May 12, 1966. Lady Bird, President Johnson, Max Brooks, W.W. Heath, and Bill Moyers, among others, meet with architect Gordon Bunshaft to see his concept model for the future Presidential Library which will be built on the UT Austin campus.

 In his oral history, Bunshaft describes the presentation:

Bunshaft: The President walked in and he said, “Mr. Bunshaft, I only have five minutes.”  God, I ran him back and forth between these two things, and he stayed about fifteen minutes.  I didn’t ever figure out how he could understand what I was talking about.  This is a complex building, if you see it, especially on drawings.  I ran him back and forth.  That was a Friday.  He didn’t say a word [about] whether he liked it or not.  He left and Mrs. Johnson said, “Well, we’ll have to do a lot of thinking and talking about this.”  Then that was the end of it.  Monday the President called up Heath in Texas and said, “I approve the design.”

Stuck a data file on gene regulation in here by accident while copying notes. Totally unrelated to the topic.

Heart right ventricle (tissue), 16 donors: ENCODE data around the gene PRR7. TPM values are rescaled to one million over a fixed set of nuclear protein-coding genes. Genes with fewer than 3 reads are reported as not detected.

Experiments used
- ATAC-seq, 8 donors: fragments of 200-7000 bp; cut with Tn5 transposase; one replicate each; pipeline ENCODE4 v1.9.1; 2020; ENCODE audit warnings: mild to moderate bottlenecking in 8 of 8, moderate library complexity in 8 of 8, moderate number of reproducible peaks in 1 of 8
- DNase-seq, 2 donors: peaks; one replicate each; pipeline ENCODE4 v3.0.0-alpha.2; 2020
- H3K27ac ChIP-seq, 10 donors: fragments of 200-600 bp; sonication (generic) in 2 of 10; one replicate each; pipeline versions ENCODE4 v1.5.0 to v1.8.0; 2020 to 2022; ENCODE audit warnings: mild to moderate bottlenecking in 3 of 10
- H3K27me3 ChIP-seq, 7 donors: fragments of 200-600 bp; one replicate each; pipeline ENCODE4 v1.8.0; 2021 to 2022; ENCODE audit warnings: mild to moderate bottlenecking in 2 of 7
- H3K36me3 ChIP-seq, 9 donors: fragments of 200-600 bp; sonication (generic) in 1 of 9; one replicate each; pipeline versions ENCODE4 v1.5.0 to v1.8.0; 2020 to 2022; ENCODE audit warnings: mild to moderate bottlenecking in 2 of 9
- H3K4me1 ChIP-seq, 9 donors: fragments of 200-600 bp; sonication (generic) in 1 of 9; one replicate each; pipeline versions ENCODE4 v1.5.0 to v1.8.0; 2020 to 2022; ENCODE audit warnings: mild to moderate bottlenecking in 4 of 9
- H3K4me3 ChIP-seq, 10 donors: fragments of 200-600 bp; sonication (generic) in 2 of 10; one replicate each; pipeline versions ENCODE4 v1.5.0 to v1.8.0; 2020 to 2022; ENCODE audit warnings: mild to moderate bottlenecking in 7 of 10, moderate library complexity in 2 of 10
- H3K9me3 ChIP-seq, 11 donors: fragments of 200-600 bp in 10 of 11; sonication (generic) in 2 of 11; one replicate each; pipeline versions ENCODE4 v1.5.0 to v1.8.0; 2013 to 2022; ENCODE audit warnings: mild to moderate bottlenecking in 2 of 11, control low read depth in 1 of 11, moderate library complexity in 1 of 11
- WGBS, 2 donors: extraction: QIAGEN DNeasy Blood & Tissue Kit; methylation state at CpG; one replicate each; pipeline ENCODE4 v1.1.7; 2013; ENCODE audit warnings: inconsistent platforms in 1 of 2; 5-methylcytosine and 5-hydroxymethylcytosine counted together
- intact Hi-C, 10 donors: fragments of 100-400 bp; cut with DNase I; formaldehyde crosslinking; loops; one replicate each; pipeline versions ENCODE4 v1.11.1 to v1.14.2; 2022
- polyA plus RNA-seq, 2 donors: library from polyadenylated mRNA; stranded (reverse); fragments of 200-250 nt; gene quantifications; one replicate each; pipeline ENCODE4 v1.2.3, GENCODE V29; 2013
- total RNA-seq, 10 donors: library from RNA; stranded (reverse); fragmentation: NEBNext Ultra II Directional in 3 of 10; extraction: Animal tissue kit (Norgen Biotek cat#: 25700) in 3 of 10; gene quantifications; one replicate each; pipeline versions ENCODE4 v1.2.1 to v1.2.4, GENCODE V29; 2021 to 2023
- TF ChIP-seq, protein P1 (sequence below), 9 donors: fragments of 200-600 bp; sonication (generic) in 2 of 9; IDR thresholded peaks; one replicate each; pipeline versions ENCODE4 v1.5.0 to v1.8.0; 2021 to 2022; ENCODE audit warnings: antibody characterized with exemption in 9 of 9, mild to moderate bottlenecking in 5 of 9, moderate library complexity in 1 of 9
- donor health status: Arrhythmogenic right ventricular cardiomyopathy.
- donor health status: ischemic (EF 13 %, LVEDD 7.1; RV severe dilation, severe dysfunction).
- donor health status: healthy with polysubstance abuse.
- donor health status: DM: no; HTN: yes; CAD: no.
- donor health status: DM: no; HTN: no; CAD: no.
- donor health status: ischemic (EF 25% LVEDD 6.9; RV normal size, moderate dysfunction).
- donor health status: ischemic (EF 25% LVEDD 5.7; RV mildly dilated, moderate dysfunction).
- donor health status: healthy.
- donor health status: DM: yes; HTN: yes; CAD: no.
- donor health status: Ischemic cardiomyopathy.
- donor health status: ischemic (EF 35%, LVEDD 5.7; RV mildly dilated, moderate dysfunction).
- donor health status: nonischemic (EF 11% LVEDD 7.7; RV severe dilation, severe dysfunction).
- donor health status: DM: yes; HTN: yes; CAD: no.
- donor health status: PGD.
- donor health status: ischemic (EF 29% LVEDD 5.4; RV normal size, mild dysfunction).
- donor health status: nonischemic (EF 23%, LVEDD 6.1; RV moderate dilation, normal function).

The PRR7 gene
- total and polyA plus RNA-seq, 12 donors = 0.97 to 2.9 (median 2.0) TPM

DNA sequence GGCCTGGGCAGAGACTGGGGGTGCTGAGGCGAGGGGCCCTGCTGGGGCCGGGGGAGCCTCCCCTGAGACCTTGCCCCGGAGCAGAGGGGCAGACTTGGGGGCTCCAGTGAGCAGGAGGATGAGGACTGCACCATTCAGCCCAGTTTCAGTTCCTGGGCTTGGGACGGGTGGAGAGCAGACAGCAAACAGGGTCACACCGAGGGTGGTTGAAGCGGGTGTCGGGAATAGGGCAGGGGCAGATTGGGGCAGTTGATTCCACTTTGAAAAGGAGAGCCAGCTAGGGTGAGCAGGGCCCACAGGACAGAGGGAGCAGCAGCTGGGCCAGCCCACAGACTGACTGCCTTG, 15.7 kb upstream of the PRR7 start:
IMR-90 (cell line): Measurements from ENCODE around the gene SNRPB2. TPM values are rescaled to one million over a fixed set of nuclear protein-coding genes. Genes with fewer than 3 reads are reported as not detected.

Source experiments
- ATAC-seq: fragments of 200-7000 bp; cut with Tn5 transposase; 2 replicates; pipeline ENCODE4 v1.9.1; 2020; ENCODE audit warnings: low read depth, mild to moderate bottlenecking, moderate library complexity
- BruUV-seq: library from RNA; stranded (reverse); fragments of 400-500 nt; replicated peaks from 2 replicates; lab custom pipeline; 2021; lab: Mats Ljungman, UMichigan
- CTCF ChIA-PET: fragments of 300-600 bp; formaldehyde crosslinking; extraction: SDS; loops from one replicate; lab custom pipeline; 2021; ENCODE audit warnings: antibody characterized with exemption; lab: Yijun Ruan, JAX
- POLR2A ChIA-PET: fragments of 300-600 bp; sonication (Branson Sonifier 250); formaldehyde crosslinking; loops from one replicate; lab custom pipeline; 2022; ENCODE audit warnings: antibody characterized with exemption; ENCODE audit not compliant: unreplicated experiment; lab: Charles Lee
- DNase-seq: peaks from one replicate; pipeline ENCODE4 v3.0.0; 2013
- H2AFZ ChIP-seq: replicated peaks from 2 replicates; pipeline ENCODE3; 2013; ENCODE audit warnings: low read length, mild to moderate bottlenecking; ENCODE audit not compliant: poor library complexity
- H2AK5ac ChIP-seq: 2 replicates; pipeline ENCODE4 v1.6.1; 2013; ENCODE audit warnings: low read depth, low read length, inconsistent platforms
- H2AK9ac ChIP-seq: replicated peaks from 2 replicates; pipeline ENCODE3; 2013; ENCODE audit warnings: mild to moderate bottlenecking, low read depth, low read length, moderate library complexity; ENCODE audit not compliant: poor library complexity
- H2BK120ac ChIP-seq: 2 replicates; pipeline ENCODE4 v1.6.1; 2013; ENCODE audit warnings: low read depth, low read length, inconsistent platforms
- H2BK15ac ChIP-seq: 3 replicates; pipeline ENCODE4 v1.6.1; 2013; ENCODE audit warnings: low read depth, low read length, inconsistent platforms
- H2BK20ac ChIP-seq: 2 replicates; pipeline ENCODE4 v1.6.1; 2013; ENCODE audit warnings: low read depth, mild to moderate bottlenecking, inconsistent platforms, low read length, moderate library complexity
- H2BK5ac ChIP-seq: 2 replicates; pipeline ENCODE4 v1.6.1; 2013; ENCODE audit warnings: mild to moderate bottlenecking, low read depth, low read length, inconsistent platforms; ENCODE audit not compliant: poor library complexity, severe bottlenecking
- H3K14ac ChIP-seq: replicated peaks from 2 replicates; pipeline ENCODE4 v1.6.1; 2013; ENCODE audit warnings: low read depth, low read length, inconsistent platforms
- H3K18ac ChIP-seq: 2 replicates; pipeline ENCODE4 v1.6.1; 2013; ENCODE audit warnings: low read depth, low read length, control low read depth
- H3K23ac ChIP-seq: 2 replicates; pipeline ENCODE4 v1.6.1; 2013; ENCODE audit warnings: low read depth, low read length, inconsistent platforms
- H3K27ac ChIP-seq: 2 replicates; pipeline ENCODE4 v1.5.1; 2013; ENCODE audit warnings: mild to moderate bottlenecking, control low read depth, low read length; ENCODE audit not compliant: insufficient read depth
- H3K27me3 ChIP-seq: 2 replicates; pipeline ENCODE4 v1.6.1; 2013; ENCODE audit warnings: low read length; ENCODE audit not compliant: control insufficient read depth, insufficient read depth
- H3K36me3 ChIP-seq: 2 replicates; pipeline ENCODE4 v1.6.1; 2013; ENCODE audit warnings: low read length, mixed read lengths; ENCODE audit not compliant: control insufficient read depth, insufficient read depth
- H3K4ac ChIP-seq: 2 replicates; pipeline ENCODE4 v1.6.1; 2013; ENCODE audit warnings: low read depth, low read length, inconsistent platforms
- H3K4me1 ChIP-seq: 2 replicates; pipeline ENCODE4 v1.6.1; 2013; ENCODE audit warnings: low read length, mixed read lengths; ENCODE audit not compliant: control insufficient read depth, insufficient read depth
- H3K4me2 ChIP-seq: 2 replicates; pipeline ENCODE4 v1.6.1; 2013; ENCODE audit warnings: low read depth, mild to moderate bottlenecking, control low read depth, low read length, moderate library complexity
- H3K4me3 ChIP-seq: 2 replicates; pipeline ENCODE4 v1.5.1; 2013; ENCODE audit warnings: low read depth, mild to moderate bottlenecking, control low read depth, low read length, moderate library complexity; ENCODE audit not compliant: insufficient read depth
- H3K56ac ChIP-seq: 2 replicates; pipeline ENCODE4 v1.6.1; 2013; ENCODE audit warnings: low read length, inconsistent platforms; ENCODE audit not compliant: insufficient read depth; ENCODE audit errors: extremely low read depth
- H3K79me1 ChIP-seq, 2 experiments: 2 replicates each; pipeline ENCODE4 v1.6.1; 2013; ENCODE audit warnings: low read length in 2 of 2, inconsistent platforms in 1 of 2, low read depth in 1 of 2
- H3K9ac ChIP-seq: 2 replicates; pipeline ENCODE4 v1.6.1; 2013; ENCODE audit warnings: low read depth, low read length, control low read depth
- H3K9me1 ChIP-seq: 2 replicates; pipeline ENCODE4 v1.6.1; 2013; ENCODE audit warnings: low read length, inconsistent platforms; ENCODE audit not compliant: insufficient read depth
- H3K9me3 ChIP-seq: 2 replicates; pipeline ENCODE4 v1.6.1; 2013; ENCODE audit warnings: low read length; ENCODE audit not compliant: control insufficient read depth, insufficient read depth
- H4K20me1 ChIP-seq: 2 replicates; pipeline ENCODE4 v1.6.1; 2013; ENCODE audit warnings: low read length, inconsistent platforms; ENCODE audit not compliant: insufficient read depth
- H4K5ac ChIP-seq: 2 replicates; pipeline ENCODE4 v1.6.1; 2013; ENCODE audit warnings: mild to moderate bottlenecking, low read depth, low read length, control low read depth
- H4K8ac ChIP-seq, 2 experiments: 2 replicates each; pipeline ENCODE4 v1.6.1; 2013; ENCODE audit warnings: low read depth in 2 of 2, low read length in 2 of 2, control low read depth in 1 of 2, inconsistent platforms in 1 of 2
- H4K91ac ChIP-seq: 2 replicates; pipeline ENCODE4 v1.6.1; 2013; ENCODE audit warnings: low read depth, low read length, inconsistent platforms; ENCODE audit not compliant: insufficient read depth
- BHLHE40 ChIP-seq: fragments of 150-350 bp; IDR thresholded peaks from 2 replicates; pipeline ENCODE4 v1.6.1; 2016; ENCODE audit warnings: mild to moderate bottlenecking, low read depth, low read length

Mulhollan: From a lengthy fifteen minute briefing.

B: Yes.  That floored everybody, because we assumed it would take at least a month. […] Frank [Stanton] had thought that the President might talk of this.  He didn’t know about the approval.  In fact, I didn’t either Tuesday.  And [Johnson] described the building to his wife.  After dinner, President Johnson described every damned detail of this building to Mrs. Stanton.

M: And got it right.

B: Got the whole damned thing.  Now, how the hell he could have understood it and remembered it from fifteen minutes is beyond me.  In fact, the next meeting I had, I talked to one of the secretaries, Juanita Roberts, and I said, “Look, he must have come back and studied that model.”  The model was taken away the next morning, but he could have come back that evening.  She’s very close, not his secretary, she’s an assistant; she’s not out there, but she’s in Washington—anyhow, swore up and down that the President never went back.

— Transcript, Gordon Bunshaft Oral History Interview I, 6/25/69, by Paige E. Mulhollan, Electronic Copy, LBJ Library. 

April 26, 1966. Lady Bird shows two young people some blooming white azaleas. She later wrote of this and other urban beautification efforts: